Skin cancer is the most commonly occurring cancer in the United States. Basal cell carcinoma and squamous cell carcinoma (nonmelanoma skin cancer) are the most common forms of skin cancer, but are easier to cure than melanoma. Under age 45, more women are diagnosed with skin cancer than men. Over age 60, more men are diagnosed with skin cancer than women, and the rate increases exponentially with age. While the number of new cases of skin cancer appears to be increasing each year, the number of deaths due to skin cancer is fairly small.
Risk factors include:
- fair skin that burns easily/being Caucasian
- a high lifetime exposure to natural or artificial sunlight
- a history of blistering sunburns, particularly at a young age
- many common moles
- a personal or family history of dysplastic nevi or melanoma
Reducing your exposure to ultraviolet (UV) radiation decreases your risk of of nonmelanoma skin cancer. Ultraviolet radiation is a stream of invisible high-energy rays coming from the sun; tanning booths and sunlamps also produce ultraviolet radiation.You help can protect yourself by:
- Changing the pattern of your outdoor activities to reduce your exposure to high-intensity UV radiation. The sun is strongest from 11 a.m. to 3 p.m.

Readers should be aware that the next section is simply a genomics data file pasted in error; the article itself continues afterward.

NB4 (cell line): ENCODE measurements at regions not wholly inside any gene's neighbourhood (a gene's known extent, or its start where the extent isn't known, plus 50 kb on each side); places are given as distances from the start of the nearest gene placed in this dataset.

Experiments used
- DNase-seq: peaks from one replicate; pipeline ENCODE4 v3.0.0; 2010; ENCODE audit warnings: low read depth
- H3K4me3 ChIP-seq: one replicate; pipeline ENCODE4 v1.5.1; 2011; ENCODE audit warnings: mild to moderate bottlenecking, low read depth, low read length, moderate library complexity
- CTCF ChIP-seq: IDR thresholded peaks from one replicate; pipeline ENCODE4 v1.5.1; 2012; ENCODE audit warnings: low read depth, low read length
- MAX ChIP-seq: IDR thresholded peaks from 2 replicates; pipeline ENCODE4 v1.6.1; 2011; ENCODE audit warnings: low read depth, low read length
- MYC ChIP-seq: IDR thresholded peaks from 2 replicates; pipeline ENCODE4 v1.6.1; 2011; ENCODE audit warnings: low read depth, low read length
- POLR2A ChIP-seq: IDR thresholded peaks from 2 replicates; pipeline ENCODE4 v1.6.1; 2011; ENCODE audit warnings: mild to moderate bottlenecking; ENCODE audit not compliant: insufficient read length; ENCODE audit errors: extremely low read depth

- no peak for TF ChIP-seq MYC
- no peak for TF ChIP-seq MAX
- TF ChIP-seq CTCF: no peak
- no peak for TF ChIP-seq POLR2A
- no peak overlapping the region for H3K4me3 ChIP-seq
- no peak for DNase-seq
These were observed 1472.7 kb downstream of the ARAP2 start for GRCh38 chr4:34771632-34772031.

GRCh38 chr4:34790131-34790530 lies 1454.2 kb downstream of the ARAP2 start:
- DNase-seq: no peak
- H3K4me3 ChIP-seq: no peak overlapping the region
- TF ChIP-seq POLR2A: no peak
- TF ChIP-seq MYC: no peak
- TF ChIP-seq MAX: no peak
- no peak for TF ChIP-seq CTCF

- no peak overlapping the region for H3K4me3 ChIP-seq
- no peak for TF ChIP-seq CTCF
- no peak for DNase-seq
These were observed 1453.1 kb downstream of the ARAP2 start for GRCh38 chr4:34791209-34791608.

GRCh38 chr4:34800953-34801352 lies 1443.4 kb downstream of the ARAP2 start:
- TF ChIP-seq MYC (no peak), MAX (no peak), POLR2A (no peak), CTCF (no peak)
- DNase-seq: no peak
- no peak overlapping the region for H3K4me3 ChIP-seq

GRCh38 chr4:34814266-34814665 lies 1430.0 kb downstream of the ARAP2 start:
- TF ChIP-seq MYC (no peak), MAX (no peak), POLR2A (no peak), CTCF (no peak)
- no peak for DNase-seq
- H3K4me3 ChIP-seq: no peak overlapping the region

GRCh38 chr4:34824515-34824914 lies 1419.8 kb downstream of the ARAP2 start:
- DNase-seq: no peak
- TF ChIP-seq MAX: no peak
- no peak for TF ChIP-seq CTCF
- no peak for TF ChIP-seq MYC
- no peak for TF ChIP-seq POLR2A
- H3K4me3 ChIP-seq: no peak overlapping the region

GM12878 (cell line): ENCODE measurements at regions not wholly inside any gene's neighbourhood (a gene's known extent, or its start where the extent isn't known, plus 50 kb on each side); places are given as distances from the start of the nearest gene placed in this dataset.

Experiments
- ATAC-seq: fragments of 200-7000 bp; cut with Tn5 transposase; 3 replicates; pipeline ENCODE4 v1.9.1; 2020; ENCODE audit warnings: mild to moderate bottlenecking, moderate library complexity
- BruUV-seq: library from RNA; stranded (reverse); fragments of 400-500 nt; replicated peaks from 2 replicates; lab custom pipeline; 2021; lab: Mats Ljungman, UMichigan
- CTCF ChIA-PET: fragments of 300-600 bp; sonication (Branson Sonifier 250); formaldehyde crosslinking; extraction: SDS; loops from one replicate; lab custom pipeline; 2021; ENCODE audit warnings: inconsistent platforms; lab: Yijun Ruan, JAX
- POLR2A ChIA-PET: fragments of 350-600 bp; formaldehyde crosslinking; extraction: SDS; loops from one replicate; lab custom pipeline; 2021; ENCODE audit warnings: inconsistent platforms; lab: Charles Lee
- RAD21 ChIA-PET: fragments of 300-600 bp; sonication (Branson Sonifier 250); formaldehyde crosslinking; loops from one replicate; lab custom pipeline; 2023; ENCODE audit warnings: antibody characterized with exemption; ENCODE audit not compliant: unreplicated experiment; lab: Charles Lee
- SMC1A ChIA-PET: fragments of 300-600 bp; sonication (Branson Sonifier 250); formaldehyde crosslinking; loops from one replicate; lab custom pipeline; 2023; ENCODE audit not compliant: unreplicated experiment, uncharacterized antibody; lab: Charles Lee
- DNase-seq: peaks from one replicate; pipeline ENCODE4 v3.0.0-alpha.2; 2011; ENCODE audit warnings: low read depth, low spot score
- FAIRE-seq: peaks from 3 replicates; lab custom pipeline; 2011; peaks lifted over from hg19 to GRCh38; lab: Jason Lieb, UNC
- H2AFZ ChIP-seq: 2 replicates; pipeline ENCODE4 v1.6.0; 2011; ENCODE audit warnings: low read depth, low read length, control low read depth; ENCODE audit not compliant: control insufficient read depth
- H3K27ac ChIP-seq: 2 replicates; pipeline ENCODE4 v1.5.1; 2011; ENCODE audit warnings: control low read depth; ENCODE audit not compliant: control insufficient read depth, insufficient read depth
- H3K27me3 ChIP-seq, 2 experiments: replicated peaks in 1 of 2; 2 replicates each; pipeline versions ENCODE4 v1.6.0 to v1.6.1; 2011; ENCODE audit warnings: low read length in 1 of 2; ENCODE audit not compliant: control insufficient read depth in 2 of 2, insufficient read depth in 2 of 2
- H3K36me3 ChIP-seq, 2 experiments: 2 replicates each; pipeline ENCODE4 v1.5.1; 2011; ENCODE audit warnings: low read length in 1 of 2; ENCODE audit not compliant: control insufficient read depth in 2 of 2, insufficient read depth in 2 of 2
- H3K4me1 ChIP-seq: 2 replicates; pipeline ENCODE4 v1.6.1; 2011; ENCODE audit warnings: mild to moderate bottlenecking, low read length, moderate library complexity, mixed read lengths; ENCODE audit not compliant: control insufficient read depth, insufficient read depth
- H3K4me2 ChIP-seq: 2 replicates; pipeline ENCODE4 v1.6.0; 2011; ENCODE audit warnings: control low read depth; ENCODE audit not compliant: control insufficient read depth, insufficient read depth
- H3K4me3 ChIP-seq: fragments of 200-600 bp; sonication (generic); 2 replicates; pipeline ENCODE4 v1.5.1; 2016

- Wearing protective clothing, such as long sleeves and hats, when exposed to sunlight.
- Using adequate amounts of sufficiently protective sunscreen.
Sunscreen is not a substitute for avoiding sun exposure.
When skin cancer is found early, it can be treated more easily. To help find skin cancer early:
- Talk with your doctor if you see any changes on your skin that do not go away within one month.
- Check the skin on all surfaces of your body, even in your mouth.
- Watch for a new mole or other new growth on your skin.
- Check for changes in the appearance of an old growth on the skin or scar (especially a burn scar).
- Watch for a patch of skin that is a different color and becomes darker or changes color.
- Watch for a sore that does not heal – it may bleed or form a crust.
- Check your nails for a dark band. Check with your doctor if you see changes, such as if the dark band begins to spread.
Courtesy of the National Cancer Institute